Despite inflation easing, experts see RBI maintaining status quo on Dec 2
India Inc, it appears, might have to wait until the first quarter of next financial year for a reduction in the policy rate. While the 10 major banking and rating organisations polled by Business Standard unanimously said the Reserve Bank of India (RBI) was unlikely to lower the rate in its next monetary policy review on December 2, a majority saw the first rate cut happening in April next year.
Five participants said a rate cut could be effected either in April next year or beyond, while two said it could happen either in February or April.
After raising the key policy rate thrice between September 2013 and January 2014 - by a total of 75 basis points - RBI Governor Raghuram Rajan has maintained the status quo in the next four policy reviews. At present, the repo rate, or the rate at which banks borrow from the central bank, is at eight per cent.
Retail inflation, RBI's anchor for its policy stance, has eased significantly in the past few months, mainly on account of a decline in food prices and the softening global crude oil prices. But inflationary expectations remain high, especially as geopolitical uncertainty could reverse crude oil price trends.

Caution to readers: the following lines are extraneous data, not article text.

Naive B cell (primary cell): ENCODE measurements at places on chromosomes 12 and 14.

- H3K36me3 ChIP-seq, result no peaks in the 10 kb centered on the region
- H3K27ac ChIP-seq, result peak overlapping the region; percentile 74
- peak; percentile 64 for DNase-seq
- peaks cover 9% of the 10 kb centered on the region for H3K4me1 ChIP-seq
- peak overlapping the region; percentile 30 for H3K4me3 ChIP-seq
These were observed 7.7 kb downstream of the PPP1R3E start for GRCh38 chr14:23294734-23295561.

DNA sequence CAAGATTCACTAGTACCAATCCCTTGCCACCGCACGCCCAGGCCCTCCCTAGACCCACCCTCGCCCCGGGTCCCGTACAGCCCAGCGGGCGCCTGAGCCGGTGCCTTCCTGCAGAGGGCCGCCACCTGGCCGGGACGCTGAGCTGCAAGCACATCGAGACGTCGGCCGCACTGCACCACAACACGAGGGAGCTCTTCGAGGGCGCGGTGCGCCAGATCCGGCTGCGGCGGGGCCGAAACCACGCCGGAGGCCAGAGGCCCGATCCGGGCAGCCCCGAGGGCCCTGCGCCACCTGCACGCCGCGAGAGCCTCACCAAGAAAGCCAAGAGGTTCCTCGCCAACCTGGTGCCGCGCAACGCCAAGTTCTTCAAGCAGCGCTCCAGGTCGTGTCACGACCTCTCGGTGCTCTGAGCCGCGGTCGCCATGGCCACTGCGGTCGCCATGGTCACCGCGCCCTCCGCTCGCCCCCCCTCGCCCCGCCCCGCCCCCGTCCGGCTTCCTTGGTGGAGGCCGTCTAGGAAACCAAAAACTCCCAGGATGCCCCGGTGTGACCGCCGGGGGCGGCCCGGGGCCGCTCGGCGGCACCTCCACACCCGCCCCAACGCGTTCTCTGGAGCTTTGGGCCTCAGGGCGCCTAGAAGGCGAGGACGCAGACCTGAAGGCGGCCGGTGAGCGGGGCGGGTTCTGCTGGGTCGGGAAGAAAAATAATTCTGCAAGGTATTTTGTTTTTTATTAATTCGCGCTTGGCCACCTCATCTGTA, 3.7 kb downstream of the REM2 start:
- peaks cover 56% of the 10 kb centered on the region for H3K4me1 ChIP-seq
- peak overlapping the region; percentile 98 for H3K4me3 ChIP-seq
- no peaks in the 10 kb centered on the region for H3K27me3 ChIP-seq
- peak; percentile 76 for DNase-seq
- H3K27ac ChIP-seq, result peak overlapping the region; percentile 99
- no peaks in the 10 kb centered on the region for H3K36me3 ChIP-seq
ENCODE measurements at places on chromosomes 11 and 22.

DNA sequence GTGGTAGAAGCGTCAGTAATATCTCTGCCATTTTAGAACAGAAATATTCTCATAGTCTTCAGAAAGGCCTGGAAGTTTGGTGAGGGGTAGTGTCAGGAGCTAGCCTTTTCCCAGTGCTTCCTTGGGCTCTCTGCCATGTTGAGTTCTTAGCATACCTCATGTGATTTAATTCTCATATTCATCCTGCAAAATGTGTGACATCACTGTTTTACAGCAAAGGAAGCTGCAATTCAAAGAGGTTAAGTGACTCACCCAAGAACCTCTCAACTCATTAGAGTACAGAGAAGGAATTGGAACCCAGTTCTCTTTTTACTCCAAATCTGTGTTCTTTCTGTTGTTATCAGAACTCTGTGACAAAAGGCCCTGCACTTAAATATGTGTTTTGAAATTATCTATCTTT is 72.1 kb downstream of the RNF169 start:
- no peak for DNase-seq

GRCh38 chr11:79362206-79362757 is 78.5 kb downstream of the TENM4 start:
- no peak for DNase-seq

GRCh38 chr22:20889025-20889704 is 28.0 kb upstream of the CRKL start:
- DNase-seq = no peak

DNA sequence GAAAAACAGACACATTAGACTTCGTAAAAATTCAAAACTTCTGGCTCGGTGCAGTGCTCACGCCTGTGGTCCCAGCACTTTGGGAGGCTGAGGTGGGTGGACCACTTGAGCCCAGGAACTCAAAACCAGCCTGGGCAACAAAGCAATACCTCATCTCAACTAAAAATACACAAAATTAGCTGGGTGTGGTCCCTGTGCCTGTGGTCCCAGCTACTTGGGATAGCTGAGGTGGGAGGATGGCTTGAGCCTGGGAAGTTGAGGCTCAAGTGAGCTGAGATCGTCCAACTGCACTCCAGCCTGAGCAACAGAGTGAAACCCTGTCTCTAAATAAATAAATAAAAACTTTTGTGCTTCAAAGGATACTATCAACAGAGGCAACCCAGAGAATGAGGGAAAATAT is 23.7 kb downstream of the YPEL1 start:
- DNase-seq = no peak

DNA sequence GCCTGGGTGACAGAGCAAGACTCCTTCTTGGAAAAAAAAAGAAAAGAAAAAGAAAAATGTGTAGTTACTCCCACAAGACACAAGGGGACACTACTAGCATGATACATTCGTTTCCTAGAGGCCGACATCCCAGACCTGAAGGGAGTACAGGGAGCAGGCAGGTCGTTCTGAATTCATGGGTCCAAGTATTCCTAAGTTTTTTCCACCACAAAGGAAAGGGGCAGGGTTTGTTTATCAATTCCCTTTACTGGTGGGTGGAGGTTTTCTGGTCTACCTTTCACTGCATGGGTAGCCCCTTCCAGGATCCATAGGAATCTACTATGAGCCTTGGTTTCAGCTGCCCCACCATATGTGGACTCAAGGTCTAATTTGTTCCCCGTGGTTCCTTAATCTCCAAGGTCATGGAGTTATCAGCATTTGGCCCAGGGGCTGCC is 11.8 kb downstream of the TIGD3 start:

"Bond markets might be pricing a rate cut as early as December, but the monetary policy is governed by a combination of market dynamics and economic fundamentals. I think inflationary expectations have not eased; there still are fears of the inflation rate going back to double digits. At a time when the central bank is looking to address the inflation issue, a rate cut amid such expectations could be a bit premature," said YES Bank Chief Economist and Senior President Shubhada Rao.
The bond market has been rallying on the hope of a rate cut and punters are expecting a rate cut as early as December 2. The yield on the 10-year bond closed at 8.16 per cent on Monday.
The rate of retail inflation dropped to 5.52 per cent in October, compared with 6.46 per cent the previous month. This fuelled hopes of a rate cut, given that RBI has set a target of eight per cent retail inflation by January 2015 and six per cent by early 2016.
"The inflation data have been better and global oil prices have come down. That will be acknowledged by RBI. But the central bank might not give indications of a rate cut in the offing. It will adopt a balanced tone," said ICICI Securities Primary Dealership Chief Economist A Prasanna.
Even top RBI officials have warned against drawing hasty conclusions. Earlier this month, Deputy Governor H R Khan had cautioned industry and market players against "celebrating the falling retail inflation too early".
But rate cut hopes revived last week, with Finance Minister Arun Jaitley saying a repo rate cut by the RBI on December 2 would provide a fillip to the economy.
"Even if the RBI does not lower the rate now, there will be an increased possibility of it doing so by a higher magnitude when it does. That will keep the sentiment going. As long as credit demand does not pick up and banks enjoy comfortable liquidity, bond market will continue to surge," said Bank of Baroda Chief Economist & General Manager Rupa Rege-Nitsure.